An Ember in the Ashes came out in April 2015 and was an instant New York Times Bestseller.
It’s a dark book—really dark: An Ember in the Ashes has been described as living at the intersection of The Hunger Games and Game of Thrones. We begin by seeing our male protagonist, 20-year-old Elias, standing in formation with his battalion watching as a child is murdered in front of his peers for trying to escape from the ruthless Blackcliff military academy where they train.
Life for 17-year-old Laia, is no less brutal. She and her brother are impoverished members of a conquered culture flying below the empire’s radar since the death of their rebel parents. At least Laia thinks they are. In her opening scene, her brother entrusts her with the journal in which he's been making sketches of a forbidden technology. That evening, Martial Empire soldiers visit her home, kill her grandparents and imprison her brother. Laia runs.
And that is all in the first few pages. Right from the start, we understand that there is no safe place in this world. It is ruled by might-makes-right sadists, both in the Martial Empire and in the rebellion that challenges it. Trust and love are in short supply. And yet, hope drives the story: Laia is willing to do anything to save her brother while there is a chance he is still alive. Elias hopes for freedom from his brutal world, even as he shreds his own soul to escape it.
The most interesting parts of Ms. Tahir's book are the metaphors for constructed identities: In an environment of pervasive suspicion, characters put on false identities to demonstrate their compliance with expected norms.
For the cadets in the Blackcliff military academy, this identity is literally a mask. As a mark of rank, the senior cadets receive a silver mask. The more they wear the mask, the more it adheres to them, burrowing into their skin with parasitic filaments. The mask influences the thoughts and actions of the one who wears it. Eventually the mask becomes who they are, and it cannot be removed.
Laia takes on a double layer of false identities. She agrees to become a rebel spy disguised as a slave in Blackcliff academy. She provides information to the rebels in an attempt to earn a prison break for her brother. In Blackcliff she meets an older woman who may have once been a rebel, but who has worn the collar of a slave so long she has become one.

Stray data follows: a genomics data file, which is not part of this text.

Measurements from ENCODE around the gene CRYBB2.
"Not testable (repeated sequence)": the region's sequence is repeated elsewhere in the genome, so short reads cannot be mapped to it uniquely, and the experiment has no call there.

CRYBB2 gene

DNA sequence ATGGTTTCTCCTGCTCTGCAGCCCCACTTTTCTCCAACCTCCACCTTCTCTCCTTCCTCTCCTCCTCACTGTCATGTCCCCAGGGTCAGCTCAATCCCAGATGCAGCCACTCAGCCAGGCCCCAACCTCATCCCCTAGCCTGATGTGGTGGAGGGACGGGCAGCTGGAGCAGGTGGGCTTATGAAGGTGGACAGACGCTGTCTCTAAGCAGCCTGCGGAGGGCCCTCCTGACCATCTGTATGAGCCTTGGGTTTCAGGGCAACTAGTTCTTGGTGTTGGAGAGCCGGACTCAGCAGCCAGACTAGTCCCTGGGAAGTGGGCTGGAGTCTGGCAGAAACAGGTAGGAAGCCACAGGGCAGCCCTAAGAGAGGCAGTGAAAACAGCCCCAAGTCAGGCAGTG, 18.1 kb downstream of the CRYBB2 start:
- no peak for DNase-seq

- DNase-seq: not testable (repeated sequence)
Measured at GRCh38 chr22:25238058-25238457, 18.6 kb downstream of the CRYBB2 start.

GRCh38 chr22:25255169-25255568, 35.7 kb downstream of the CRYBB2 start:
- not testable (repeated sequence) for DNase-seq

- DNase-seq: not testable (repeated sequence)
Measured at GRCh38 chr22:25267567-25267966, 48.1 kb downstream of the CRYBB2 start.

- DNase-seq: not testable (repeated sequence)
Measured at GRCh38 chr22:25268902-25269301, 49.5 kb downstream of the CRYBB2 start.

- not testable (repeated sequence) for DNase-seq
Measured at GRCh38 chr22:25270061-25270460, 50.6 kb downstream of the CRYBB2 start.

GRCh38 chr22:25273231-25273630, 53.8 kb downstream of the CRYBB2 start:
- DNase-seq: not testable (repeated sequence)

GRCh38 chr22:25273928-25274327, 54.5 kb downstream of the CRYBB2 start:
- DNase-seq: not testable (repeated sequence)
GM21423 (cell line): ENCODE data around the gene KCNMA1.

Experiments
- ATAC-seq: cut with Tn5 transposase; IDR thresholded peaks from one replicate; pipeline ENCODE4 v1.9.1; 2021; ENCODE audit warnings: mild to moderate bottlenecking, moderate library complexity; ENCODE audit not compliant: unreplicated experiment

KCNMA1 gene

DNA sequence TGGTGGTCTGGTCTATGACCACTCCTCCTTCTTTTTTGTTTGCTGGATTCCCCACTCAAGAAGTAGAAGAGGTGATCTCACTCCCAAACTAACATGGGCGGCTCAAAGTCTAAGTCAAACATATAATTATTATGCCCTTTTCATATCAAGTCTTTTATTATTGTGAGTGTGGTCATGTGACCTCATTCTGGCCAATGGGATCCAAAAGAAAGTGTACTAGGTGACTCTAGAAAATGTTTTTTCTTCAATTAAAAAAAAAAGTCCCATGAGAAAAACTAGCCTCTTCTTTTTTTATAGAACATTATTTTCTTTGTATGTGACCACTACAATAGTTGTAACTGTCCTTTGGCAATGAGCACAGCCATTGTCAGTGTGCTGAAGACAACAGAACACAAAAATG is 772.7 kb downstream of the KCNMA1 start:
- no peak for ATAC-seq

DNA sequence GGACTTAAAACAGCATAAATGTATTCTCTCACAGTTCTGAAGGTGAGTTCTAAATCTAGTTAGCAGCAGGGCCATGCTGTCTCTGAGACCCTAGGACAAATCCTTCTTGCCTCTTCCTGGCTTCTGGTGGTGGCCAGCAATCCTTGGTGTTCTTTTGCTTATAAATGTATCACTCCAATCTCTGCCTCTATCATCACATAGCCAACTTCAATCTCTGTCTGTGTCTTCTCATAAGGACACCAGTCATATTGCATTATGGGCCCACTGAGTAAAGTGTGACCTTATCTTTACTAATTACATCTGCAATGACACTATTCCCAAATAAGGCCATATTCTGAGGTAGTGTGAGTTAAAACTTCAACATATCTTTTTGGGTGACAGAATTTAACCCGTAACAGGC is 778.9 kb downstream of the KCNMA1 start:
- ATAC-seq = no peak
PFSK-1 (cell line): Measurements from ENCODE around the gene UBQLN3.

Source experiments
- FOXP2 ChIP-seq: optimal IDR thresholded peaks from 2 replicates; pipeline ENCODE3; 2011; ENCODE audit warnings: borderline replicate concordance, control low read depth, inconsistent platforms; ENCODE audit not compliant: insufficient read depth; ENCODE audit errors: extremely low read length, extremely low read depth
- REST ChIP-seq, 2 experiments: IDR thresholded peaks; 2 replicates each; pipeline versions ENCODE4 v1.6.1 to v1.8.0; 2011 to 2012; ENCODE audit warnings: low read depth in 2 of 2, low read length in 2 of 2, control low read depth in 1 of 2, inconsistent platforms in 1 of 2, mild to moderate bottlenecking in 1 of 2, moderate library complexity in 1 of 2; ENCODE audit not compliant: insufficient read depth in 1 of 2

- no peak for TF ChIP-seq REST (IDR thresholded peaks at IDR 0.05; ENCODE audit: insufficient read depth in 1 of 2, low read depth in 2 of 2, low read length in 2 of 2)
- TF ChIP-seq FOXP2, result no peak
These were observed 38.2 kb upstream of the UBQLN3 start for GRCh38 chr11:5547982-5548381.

This idea of becoming the mask you wear pervades the narrative. The Martial Empire treats non-compliance of any kind as subversive—every instance of nonconformity is a life-or-death risk—so the pressure to conform to an unjust social order is extreme. And yet Ms. Tahir never lets her characters off the hook; none of them are allowed the excuse of "But I had no choice!" Making a high-stakes choice is still treated as an authentic choice at every point in the story. Each character has multiple opportunities to choose an easier path, to conform and live a lie until it becomes their truth. Both protagonists choose alternate paths whose ending is usually death but, with enough luck and quick wits could end in an uncertain, undefined freedom.
The external pressures applied by the Martial Empire to control identities have the feeling of a lid clamped down on a pressure cooker. Older forces flicker across the background, jinn and ifrits, mythic creatures from Islamic legends. Lies believed are lies nonetheless, and the pressure of truth denied is unrelenting.
Ms. Tahir’s writing is timely. The violent forces exerted on non-conforming individuals around the globe appear daily in the press. The spark for Ms. Tahir's story came from her reporting on Kashmiri incarcerations and the complex lives of child soldiers as an editor at The Washington Post. Even in such desperate circumstances, she found that hope continues to exist. The persistence of hope informs both her writing and her view of YA literature, as she described in an interview at BookCon2016:
In An Ember in the Ashes, the world is dark and the stakes are overwhelmingly high. And there is hope.
Cross-post from FictionUnbound.com